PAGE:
DISTILLERIE GRAND DÉRANGEMENT LAUNCHES SAGA GRAND GIN: THE FIRST CERTIFIED ORGANIC QUEBEC GIN

Brewed, fermented and distilled from organic corn grown locally, less than 10 kilometres away from the distillery

Distillerie Grand Dérangement, which is established in Saint-Jacques in the Lanaudière region, is launching SAGA Grand Gin, the first certified organic Quebec gin. Made with local corn from grain to bottle, this dry gin is the end result of a skilful blend of 18 herbs and spices from exceptional terroirs. In addition to juniper berries, the basic ingredients of gin include coriander, liquorice, angelica root, cassia bark, and grains of paradise. Its distinctive signature offers hints of pepper (cubeb), green cardamom, and citrus (orange and lemon peels), with a delightful vanilla finish. SAGA Grand Gin is silky and long on the palate, with a flavour profile featuring freshness, complexity and balance. It will be available this week at SAQ under the Origine Québec classification, priced at $49.75. It will soon be available to purchase at the distillery.

ORGANIC CERTIFICATION AND TRACEABILITY: GRAINS GROWN IN A NEARBY VILLAGE
The idea of marketing organic spirits is the very essence of the distillery project. “Using local grains and respecting the environment while making our spirits are key values of the company,” says Marcel Mailhot, President and Co-Shareholder of the distillery. The organic certification guarantees the best environmental and social practices during the making of the product, as well as complete traceability of the ingredients. “For every bottle, it’s possible to precisely trace the origin of each of the inputs, from the field to your glass,”adds Jean-Philippe Rail, Vice President and Co-Shareholder of the company. The distillery favours the grain-to-bottle method, meaning that it brews, ferments and distills its spirits on site. The organic corn used to make SAGA gin is grown locally, less than 10 kilometres away from the distillery, on the land of Marcel Mailhot, who is also an agricultural producer. It is harvested in the late fall or the next spring in order for it to be very dry and thus avoid the industrial drying process. “After the distillation, the organic corn waste is reintroduced into the agronomic cycle, at a local cattle breeder’s farm,” explains Louis-Vincent Gagnon, Distiller and Production Manager. “Hence, the corn travels barely twenty kilometres, from the fields to its return to the land.”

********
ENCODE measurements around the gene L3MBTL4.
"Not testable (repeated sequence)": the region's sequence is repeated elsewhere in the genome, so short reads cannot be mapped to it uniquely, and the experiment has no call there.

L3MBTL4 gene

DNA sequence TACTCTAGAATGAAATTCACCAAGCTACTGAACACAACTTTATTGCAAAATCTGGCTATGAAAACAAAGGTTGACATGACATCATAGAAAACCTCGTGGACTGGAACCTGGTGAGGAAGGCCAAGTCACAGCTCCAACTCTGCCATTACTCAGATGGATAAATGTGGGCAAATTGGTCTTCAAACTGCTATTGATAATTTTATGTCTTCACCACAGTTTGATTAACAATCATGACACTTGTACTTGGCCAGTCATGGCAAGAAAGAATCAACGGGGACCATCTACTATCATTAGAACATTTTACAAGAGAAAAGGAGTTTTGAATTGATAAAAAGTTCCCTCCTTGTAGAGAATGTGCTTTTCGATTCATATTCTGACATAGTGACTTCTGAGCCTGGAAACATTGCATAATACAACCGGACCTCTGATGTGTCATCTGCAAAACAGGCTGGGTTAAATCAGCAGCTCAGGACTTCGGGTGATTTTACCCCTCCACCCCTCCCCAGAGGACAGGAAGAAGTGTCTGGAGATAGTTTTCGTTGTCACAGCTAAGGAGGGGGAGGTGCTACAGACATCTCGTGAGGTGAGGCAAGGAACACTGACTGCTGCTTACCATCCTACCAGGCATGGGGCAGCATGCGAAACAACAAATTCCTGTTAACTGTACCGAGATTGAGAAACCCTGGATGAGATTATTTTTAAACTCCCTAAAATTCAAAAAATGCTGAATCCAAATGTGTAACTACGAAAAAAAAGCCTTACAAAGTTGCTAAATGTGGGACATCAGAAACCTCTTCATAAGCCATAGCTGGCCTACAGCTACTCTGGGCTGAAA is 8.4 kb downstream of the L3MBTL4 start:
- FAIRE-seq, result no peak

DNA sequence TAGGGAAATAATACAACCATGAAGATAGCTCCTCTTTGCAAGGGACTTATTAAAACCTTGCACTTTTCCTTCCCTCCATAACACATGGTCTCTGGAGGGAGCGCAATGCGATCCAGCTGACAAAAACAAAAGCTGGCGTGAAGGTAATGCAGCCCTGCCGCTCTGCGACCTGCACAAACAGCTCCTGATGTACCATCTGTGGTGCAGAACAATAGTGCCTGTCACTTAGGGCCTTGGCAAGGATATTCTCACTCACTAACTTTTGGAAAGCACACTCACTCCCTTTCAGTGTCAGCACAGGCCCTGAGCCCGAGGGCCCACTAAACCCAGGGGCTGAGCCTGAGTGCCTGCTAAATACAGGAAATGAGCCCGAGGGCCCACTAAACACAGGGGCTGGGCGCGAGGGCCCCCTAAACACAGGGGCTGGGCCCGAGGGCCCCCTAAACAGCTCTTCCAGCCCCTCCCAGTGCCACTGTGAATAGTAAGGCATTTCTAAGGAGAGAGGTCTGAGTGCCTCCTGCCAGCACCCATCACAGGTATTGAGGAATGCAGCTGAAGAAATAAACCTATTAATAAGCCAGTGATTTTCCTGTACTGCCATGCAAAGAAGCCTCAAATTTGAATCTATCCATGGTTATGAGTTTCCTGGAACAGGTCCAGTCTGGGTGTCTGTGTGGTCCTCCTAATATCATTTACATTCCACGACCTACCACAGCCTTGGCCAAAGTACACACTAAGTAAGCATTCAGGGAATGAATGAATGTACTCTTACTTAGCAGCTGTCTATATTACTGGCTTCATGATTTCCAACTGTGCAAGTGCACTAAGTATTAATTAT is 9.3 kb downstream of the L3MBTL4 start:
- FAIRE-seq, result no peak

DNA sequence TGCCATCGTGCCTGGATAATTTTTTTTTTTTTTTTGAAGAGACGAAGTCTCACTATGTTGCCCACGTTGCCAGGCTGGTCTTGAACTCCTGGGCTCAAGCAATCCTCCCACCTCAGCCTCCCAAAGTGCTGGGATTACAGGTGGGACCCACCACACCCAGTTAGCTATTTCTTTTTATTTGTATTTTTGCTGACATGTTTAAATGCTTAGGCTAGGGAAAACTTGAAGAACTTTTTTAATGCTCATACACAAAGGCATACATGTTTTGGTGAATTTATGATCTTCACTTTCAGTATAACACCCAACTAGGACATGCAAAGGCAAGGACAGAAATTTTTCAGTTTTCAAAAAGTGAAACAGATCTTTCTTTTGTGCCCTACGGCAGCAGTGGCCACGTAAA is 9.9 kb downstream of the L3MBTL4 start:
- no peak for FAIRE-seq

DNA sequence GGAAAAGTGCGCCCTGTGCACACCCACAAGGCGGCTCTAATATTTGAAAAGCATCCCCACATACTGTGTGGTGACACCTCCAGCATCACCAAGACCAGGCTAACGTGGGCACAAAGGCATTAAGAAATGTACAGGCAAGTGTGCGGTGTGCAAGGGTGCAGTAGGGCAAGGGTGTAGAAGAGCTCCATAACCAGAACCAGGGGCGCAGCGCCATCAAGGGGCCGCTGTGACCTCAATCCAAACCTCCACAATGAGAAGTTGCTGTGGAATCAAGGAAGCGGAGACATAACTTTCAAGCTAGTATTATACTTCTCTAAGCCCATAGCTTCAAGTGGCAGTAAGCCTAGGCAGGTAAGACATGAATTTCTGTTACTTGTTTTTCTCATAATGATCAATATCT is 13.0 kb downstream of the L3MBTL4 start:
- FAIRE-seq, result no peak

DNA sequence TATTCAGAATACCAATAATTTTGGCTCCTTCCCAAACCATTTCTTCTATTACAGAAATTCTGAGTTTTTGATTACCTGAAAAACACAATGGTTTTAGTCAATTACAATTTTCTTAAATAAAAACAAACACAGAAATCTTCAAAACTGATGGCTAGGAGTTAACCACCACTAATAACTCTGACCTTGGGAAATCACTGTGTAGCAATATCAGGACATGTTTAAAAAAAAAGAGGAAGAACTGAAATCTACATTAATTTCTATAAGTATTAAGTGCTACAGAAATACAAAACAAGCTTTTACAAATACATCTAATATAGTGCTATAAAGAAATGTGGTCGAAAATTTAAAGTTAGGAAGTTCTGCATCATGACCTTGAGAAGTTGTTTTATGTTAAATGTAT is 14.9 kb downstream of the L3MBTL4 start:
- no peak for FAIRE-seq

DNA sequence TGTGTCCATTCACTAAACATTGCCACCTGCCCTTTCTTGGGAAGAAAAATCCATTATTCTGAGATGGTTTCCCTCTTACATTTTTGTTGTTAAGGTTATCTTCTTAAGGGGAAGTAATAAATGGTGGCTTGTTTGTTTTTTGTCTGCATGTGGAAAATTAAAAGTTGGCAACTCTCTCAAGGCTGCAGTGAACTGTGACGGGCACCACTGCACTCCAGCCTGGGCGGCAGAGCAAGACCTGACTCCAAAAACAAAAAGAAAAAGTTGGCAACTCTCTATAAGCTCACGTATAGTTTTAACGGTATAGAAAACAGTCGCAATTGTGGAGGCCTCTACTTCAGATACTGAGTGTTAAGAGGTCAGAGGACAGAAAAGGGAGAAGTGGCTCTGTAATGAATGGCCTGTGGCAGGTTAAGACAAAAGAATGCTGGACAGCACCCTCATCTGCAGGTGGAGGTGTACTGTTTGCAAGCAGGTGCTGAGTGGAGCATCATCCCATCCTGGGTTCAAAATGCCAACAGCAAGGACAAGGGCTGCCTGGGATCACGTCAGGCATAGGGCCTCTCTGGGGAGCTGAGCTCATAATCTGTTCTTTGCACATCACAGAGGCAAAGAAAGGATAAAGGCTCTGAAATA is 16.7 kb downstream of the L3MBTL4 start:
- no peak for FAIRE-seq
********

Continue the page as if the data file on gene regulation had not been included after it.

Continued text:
Photo credit: Olivier Samson-Arcand (OSA Images)

SEE COCKTAILS RECIPES

For more information, visit grandderangement.ca and follow their Facebook page!

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